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Real Estate Leaders Explain How to Combat Negative Media Coverage

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RISMEDIA, Feb. 15, 2008-The U.S. housing market has taken a beating in the press this past year. While a market shift has certainly occurred, most of us believe the entire story is not being told. What market realities can we help to set straight, clarify, or put in the right perspective for consumers? Here, in this month’s Power Broker Roundtable, three industry experts offer their thoughts and strategies.

Moderator: Alex Perriello, Special Liaison for Large Firm Relations, NAR
Participants: Ron Peltier, president and chief executive officer, HomeServices of America – Minneapolis, Minnesota
James Estes, broker-owner, Gaslight Properties, GMAC Real Estate – Columbia, Missouri
Judy Reeves, chief operating officer and executive vice president, NRT LLC – Parsippany, New Jersey

Alex Perriello: What impact has media coverage of the housing market had on the market and your business?

Ron Peltier: The media likes to create sensationalism, but the fact is we’re going through a national correction. What they’re doing is sort of like trying to predict or explain a national weather forecast. But there is no national weather forecast. There are only local stories, and they’re more relevant. Still, negative press frightens potential buyers. If they think housing is going to fall by the wayside, informed consumers will sit on the sidelines. The impact on our business, the net result today, is that we have homebuyers who have not lost their belief in homeownership or their desire for a home, but they are waiting on the sidelines for the media or our industry to convince them to buy.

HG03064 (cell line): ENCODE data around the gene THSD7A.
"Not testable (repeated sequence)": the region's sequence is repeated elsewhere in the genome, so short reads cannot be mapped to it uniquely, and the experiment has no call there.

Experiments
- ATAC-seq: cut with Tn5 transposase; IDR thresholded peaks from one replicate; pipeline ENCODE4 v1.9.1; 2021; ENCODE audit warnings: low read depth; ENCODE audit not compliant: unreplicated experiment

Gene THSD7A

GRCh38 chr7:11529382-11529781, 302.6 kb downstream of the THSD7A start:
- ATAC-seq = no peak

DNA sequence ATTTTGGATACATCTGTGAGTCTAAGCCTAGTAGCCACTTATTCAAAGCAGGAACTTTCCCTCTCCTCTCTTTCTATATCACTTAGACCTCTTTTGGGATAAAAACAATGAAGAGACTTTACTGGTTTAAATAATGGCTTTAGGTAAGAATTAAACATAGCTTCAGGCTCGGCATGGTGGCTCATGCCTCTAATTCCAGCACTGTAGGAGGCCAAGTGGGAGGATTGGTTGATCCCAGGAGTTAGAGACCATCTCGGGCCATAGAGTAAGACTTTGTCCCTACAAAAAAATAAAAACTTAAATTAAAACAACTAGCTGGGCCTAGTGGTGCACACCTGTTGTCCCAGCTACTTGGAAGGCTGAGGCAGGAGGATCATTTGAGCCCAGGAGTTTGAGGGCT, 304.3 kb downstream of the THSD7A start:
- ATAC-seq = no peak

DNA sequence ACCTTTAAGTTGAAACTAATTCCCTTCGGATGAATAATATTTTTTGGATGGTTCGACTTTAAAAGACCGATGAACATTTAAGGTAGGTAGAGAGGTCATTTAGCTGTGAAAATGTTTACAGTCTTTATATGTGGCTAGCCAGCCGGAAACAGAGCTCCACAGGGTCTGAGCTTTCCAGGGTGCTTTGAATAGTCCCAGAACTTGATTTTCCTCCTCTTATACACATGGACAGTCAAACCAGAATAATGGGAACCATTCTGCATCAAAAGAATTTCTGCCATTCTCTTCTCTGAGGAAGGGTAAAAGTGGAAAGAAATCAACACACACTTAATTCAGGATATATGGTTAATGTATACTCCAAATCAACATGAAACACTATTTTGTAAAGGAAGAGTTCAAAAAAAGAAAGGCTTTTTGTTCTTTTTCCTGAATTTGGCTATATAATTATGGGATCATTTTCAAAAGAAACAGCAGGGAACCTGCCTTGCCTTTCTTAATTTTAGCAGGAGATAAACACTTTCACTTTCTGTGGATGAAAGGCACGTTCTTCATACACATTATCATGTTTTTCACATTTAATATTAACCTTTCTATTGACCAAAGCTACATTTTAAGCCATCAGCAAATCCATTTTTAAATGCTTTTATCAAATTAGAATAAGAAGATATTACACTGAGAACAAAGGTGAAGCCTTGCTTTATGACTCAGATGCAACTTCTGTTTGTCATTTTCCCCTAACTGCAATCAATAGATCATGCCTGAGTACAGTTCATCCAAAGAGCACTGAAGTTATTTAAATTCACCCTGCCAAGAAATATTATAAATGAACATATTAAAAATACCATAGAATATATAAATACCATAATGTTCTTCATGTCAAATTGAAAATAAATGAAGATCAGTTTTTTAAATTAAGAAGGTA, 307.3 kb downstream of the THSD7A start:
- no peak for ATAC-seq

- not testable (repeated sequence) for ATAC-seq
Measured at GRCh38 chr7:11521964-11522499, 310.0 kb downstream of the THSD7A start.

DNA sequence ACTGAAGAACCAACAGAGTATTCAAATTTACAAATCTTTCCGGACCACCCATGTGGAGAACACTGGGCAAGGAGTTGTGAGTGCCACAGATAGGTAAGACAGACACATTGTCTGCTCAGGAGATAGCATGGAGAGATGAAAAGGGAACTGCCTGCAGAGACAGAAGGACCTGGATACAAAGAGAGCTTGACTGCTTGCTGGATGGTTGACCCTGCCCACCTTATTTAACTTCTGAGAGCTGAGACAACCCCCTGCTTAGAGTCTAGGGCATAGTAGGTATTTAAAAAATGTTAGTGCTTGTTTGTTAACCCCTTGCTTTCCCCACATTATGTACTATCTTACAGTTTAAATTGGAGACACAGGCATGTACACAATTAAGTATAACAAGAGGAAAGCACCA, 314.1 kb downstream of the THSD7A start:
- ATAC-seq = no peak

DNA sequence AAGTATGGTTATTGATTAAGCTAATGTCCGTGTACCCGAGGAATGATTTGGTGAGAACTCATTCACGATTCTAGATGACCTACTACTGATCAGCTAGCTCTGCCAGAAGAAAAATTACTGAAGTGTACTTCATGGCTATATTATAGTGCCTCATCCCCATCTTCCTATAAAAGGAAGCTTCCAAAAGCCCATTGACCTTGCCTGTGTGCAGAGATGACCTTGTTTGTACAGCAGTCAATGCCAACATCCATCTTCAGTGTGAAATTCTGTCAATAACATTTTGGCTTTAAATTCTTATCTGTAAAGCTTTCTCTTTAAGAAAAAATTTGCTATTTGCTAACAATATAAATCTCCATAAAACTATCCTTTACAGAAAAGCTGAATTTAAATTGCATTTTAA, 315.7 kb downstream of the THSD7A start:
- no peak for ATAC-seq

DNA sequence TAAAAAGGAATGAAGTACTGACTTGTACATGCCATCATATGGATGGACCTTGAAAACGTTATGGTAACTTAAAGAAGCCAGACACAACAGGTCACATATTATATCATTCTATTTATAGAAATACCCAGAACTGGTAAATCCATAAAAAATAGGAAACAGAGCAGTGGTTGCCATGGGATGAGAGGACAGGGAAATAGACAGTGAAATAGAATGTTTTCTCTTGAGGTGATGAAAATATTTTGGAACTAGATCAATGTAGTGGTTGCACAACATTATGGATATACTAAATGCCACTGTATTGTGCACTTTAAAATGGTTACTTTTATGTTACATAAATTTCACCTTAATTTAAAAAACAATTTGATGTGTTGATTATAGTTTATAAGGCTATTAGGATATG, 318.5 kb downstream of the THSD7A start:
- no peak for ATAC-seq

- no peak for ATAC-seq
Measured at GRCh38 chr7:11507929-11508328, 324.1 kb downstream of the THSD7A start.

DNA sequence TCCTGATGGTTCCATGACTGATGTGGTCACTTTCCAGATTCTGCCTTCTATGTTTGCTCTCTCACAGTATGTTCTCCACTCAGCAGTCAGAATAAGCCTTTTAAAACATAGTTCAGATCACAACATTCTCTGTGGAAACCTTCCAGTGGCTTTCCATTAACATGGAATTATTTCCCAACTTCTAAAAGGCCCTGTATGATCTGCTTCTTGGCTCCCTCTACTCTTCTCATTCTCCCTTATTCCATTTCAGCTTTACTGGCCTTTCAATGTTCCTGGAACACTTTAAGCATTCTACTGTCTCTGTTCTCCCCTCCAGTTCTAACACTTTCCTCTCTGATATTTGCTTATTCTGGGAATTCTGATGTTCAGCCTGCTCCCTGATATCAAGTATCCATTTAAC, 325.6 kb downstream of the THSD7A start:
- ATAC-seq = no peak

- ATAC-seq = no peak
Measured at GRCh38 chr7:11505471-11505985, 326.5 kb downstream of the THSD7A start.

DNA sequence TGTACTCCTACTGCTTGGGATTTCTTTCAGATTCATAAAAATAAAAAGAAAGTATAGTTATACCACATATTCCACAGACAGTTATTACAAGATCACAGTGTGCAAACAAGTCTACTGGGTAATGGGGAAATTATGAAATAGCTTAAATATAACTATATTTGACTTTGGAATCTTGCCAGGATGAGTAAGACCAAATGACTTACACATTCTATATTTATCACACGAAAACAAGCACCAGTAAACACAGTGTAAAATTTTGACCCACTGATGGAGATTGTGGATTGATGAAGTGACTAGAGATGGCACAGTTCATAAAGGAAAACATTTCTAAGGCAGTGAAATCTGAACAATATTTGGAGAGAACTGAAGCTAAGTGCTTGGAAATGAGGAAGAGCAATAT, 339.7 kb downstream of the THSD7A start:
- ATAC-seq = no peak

James Estes: A large percentage of our business is in the Lake of the Ozarks market, primarily a retirement, vacation and second homes market. For more than a year, the media has inundated our customers with sensational commentary. The effect of this negative media on our business is just short of devastating. Since most of the market is not primary housing, our buyers’ election to buy is greatly affected by what they hear from the media. So customers come to us expecting to “low ball” offers, while some investors believe that it’s time to “bottom fish” for deals.

Judy Reeves: It’s always about the basics! Our sales associates have continued to do what they have always done – focus on applying the top-notch technology and marketing tools NRT offers to attract buyers for their listings, educating sellers about properly positioning and pricing properties, negotiating fairly and effectively, and monitoring market conditions while simultaneously counseling clients through one of their most significant financial transactions.

AP: What steps have you taken to buffer the negative reports?